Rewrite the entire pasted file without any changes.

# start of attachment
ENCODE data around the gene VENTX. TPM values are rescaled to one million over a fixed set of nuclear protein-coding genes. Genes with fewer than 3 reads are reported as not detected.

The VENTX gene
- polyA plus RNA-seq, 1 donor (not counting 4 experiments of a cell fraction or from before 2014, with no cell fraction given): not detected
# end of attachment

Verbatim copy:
ENCODE data around the gene VENTX. TPM values are rescaled to one million over a fixed set of nuclear protein-coding genes. Genes with fewer than 3 reads are reported as not detected.

The VENTX gene
- polyA plus RNA-seq, 1 donor (not counting 4 experiments of a cell fraction or from before 2014, with no cell fraction given): not detected